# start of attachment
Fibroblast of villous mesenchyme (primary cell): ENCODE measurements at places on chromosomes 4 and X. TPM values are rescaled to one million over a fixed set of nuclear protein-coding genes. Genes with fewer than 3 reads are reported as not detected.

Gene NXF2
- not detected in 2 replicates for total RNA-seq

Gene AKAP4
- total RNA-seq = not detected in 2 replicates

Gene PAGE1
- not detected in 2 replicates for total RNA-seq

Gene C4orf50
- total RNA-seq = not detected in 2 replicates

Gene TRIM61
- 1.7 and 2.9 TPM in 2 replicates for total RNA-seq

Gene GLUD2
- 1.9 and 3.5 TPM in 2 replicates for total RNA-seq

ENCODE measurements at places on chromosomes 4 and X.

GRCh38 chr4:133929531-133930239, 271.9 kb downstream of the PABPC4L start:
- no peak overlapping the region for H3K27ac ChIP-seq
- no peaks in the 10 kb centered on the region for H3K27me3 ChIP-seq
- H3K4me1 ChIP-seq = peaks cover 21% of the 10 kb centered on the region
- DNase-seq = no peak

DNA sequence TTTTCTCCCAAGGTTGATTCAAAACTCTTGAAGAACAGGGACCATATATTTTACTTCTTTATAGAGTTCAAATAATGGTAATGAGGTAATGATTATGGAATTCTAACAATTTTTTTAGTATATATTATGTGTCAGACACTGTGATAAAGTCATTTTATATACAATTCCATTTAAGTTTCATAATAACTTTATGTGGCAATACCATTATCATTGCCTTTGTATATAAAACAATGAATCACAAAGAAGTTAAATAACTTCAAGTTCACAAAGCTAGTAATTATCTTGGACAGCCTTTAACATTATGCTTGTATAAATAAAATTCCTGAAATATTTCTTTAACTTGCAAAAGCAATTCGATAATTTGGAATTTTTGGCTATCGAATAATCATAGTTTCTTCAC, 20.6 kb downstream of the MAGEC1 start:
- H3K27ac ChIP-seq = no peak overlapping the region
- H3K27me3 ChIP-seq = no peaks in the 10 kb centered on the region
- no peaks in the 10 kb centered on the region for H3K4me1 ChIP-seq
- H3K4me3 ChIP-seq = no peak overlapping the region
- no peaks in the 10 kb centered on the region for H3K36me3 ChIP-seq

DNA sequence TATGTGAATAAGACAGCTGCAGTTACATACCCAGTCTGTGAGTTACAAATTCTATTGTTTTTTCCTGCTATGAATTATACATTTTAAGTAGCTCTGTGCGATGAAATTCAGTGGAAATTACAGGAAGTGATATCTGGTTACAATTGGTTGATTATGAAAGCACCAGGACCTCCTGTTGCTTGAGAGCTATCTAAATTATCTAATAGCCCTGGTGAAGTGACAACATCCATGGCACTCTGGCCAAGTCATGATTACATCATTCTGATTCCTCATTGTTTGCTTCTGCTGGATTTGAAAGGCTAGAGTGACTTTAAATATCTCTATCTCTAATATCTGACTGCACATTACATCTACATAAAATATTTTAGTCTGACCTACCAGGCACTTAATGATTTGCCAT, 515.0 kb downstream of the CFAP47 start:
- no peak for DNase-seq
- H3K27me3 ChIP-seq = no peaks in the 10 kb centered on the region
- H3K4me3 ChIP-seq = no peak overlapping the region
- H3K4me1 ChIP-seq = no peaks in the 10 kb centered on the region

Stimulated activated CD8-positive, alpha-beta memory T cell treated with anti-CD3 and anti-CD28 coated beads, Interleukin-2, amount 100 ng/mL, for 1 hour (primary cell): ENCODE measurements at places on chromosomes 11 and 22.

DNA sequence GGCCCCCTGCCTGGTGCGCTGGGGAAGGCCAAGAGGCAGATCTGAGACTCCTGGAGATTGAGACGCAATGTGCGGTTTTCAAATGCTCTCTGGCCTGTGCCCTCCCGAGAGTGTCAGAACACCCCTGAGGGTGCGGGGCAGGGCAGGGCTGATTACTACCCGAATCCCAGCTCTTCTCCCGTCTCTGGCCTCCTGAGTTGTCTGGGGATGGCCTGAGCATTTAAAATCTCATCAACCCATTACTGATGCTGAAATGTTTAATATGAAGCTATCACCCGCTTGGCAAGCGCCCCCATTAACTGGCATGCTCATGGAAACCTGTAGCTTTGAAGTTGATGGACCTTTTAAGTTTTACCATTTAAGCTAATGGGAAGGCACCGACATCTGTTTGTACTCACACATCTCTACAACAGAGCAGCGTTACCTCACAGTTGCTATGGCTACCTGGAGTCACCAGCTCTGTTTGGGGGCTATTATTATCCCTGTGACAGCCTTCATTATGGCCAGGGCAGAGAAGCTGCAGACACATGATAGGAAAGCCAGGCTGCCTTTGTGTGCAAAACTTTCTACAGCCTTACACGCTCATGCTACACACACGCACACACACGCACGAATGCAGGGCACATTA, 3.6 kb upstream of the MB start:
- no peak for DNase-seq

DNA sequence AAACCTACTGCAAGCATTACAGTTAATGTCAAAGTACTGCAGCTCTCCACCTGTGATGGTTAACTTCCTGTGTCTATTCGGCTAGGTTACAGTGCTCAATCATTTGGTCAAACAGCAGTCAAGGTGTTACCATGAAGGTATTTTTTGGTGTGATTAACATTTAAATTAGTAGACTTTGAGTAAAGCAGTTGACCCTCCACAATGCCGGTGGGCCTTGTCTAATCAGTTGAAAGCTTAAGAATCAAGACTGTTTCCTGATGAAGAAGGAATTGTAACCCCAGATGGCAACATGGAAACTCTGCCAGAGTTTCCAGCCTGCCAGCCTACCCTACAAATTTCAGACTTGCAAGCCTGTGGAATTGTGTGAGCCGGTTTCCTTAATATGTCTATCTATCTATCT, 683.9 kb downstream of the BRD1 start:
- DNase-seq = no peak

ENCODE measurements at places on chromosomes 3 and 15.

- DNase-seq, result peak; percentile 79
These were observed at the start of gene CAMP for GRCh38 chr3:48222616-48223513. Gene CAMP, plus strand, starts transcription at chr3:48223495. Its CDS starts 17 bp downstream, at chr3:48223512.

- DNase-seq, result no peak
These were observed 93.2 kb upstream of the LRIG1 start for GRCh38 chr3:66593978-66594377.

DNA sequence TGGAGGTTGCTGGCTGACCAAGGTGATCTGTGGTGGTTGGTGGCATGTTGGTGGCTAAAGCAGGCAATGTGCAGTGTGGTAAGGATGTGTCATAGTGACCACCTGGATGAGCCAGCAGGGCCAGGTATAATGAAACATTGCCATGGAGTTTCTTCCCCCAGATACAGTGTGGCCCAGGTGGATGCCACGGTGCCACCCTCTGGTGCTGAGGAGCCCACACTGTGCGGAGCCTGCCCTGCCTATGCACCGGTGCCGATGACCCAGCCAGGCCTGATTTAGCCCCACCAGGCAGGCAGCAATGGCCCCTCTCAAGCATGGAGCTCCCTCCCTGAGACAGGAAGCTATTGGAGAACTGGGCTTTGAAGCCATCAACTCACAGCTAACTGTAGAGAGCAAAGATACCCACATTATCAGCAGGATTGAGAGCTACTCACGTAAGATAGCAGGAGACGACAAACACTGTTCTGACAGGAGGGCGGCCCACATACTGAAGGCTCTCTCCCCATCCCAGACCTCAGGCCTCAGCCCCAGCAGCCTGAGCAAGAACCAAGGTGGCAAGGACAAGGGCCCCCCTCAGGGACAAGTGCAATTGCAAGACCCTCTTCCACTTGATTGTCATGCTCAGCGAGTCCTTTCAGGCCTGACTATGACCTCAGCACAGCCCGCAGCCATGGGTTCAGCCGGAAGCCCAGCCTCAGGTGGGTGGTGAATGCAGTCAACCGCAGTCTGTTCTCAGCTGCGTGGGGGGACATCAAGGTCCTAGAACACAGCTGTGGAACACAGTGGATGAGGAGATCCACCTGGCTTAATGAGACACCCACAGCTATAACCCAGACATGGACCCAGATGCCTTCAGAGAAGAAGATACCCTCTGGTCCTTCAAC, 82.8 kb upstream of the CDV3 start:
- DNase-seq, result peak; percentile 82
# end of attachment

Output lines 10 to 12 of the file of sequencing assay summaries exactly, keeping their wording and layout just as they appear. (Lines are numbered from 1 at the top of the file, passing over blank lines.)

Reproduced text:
Gene TRIM61
- 1.7 and 2.9 TPM in 2 replicates for total RNA-seq

Gene GLUD2